Jewish World Review Dec. 30, 2003/5 Teves, 5764

Wesley Pruden

Wes Pruden
JWR's Pundits
World Editorial
Cartoon Showcase

Mallard Fillmore

Michael Barone
Mona Charen
Linda Chavez
Ann Coulter
Greg Crosby
Larry Elder
Don Feder
Suzanne Fields
Paul Greenberg
Bob Greene
Betsy Hart
Nat Hentoff
David Horowitz
Marianne Jennings
Michael Kelly
Mort Kondracke
Ch. Krauthammer
Lawrence Kudlow
Dr. Laura
John Leo
David Limbaugh
Michelle Malkin
Chris Matthews
Michael Medved
Kathleen Parker
Wes Pruden
Sam Schulman
Amity Shlaes
Tony Snow
Thomas Sowell
Cal Thomas
Jonathan S. Tobin
Ben Wattenberg
George Will
Bruce Williams
Walter Williams
Mort Zuckerman

Consumer Reports

We're all supposed to be dead by now | Nobody addicted to TV news dares order a steak unless he has made out his will, and there's a new outbreak of SARS in China. Here we go again, maybe.

The good news for the ranchers is that somebody will find a poison carrot or a toxic cabbage sooner or later to quiet the vegan cheering, and for the rest of us the only hopeful news is that 'flu is likely to get us before SARS does. The rest of the news is scary. The terrorism alert is at Code Orange, a new infestation of bedbugs has swallowed Manhattan and is believed headed south, Paris Hilton is still employed, and Howard Dean is about to be the Democratic nominee for president.

Begone, wicked and malevolent 2003, and good riddance.

This is the season for applying meaningless superlatives to the calendar, for picking the Top Ten stories, personalities, events, diseases and curses. On the other hand, there's nothing new about fires, earthquakes, plagues, mudslides and presidential candidates. The year now ending is no worse on balance than a lot of other years, and 2003 has been considerably better than some. The fevers and plagues of yesteryear are dreadful on a scale unknown in modern times. That's why at the beginning of every winter we of the media dust off the scary accounts of the Great 'Flu Epidemic of 1918, when even the flies were dying like people.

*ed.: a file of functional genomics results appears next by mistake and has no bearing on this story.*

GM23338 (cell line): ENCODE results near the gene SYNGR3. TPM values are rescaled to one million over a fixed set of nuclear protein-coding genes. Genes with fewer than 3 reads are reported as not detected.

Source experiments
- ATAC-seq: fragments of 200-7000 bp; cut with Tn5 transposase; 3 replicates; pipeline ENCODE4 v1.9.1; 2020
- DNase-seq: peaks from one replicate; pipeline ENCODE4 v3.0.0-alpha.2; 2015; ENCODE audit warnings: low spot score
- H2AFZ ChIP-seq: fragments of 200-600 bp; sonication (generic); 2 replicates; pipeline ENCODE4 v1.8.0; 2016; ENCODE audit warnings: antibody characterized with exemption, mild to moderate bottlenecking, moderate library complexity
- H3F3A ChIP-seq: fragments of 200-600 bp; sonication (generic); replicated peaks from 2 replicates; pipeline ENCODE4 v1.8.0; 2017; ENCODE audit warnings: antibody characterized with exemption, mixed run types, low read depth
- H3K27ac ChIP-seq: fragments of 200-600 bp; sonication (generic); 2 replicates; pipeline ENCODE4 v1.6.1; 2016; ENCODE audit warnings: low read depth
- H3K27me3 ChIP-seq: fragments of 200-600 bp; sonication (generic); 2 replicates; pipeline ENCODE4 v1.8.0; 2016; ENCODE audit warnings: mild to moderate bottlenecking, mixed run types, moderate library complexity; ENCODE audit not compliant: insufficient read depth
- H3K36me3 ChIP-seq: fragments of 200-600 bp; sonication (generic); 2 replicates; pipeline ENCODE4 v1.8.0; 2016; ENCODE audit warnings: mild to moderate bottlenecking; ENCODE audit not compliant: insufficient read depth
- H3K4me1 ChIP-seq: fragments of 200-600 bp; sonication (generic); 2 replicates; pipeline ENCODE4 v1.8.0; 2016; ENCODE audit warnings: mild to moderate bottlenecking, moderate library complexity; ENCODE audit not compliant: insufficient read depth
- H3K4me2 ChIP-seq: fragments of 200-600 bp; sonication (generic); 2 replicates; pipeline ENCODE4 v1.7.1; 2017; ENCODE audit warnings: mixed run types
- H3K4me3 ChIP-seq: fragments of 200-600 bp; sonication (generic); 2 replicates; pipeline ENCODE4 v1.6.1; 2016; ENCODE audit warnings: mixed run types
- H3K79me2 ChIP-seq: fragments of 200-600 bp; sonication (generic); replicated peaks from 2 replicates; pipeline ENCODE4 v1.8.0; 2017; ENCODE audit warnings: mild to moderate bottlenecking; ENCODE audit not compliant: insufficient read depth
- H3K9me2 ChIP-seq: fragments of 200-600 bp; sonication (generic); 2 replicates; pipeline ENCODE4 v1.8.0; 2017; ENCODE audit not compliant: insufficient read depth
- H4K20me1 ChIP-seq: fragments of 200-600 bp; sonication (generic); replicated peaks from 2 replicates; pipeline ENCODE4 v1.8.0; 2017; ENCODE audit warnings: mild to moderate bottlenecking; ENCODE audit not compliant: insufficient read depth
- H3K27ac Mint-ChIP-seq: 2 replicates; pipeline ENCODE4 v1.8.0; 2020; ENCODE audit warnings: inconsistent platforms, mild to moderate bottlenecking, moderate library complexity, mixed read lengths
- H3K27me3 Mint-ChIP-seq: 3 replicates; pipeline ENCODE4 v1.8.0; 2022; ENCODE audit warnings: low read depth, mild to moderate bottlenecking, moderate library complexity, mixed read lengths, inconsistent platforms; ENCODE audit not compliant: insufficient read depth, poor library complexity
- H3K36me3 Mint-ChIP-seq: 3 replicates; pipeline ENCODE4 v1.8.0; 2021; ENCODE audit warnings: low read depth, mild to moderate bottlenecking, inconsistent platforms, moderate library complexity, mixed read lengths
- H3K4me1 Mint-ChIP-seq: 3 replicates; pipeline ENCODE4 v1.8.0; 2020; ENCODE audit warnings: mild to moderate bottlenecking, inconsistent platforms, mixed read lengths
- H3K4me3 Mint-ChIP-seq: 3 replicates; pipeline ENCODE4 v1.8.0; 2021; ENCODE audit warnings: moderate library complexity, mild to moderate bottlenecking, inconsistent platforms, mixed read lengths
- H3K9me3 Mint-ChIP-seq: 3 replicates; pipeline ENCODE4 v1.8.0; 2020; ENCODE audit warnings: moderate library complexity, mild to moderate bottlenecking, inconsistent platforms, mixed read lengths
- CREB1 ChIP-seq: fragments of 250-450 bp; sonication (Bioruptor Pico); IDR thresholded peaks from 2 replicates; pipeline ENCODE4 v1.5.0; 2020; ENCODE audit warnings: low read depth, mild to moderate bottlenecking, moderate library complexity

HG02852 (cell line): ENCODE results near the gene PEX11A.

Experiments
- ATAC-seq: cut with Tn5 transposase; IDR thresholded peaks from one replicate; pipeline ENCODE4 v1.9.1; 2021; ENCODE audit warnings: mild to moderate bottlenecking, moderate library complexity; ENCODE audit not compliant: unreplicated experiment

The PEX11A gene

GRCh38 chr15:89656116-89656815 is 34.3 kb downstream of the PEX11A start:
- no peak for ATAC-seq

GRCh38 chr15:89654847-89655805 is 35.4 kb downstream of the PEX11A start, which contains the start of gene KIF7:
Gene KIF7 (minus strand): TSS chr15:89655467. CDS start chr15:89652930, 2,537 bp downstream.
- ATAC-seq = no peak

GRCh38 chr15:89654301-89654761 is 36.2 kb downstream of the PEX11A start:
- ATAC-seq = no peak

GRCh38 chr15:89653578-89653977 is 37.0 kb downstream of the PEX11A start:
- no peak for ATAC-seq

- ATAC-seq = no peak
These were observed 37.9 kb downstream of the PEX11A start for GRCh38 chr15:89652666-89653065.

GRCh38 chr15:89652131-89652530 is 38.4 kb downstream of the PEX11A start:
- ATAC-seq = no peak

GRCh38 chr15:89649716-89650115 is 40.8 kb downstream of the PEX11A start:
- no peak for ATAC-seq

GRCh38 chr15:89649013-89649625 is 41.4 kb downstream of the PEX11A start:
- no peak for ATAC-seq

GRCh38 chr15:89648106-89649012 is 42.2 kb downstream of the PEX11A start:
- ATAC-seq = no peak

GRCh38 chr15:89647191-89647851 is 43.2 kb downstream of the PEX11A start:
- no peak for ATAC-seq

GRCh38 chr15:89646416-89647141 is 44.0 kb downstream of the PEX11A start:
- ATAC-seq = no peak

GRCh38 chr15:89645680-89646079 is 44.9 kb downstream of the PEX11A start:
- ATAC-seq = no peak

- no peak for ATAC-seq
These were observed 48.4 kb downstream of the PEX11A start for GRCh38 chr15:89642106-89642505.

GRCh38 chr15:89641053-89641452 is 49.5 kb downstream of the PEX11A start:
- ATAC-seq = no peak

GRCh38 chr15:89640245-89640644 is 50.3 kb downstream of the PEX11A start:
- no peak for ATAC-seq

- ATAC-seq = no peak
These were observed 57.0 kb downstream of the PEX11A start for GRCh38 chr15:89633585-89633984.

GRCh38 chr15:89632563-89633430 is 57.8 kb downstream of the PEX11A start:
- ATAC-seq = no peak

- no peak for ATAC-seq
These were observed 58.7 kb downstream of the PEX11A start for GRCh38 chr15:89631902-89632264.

Not just disease, either. Those of us old enough to remember World War II and the smaller wars in its wake can recall years that were very, very bad. My grandfather, who died many years ago, regarded Yankees as the standard of evil to measure the Japs and the Huns against. (Before he died, he had begun to think well of the Japs and the Huns.)

Comparisons are but thin consolation. If you have one foot in a fire and the other in a bucket of ice, a statistician could tell you that on average, you're warm. But we must take comfort wherever we can find it, and an anonymous Internet correspondent reminds me that some of us shouldn't even be here, given the givens. As Groucho Marx (the distinguished Dr. Hugo Z. Quackenbush) famously told his patient, as he was taking his pulse: "Either my watch has stopped, or you're dead."

Donate to JWR

Here's what my Internet correspondent reminded me of (and if you see it on the Internet, it must be so):

"According to today's regulators and bureaucrats, those of us who were kids in the '40s, '50s, '60s and '70s probably shouldn't have survived. Our mothers put us in cribs covered with bright-colored lead-based paint.

"There were no childproof lids on medicine bottles, doors or cabinets, and when we rode our bicycles into traffic (bike paths were unheard of), we had no helmets. If we didn't feel like pumping a bike up the hills, we could always hitch a ride with strangers. There were no seat belts or air bags. Riding in the back of a pickup truck on a warm day was particularly special.

"We drank water from an old garden hose, not from a bottle. One bottle of bellywash could be shared with up to four friends, drinking from the bottle, and no one died.

"We gorged on cakes, pies, candy, bread and butter, and anything we could find with lots of sugar in and on it, and we were never overweight because we were always running through the 'hood.

"We never heard of 'play dates,' and left home in the morning and played all day, and the only rule was to get home before the streetlights flickered on. No one could reach us because nobody had a cell phone.

"We spent hours building go-carts from lumber and nails scrounged from neighbors' garages and raced them down the hill to discover only at the bottom of the intersection that we forgot the brakes. Running into the bushes was good enough.

"We fell out of trees, played with BB guns until we got a .22 rifle on our 12th birthday, fought "war" with dirt clods, broke bones, lost teeth, stepped on nails and caught fishhooks in noses. Nobody's daddy had a lawyer.

"We made up games with sticks and tennis balls and ate worms, and most eyes survived intact (the worms didn't).

"We walked into our friends' houses whenever we felt like it. We chose up sides for ballgames, and if somebody didn't make the team, he learned to deal with it. There was nobody to counsel the losers (who would have felt insulted if there had been).

"The generations that suffered these deprivations made the best of it, producing the explosion of innovation and ideas that transformed the world.

"Kind of makes you want to run through the house with a pair of scissors, doesn't it?"

Enjoy this writer's work? Why not sign-up for the daily JWR update. It's free. Just click here.

JWR contributor Wesley Pruden is editor in chief of The Washington Times. Comment by clicking here.

Wesley Pruden Archives

© 2004 Wes Pruden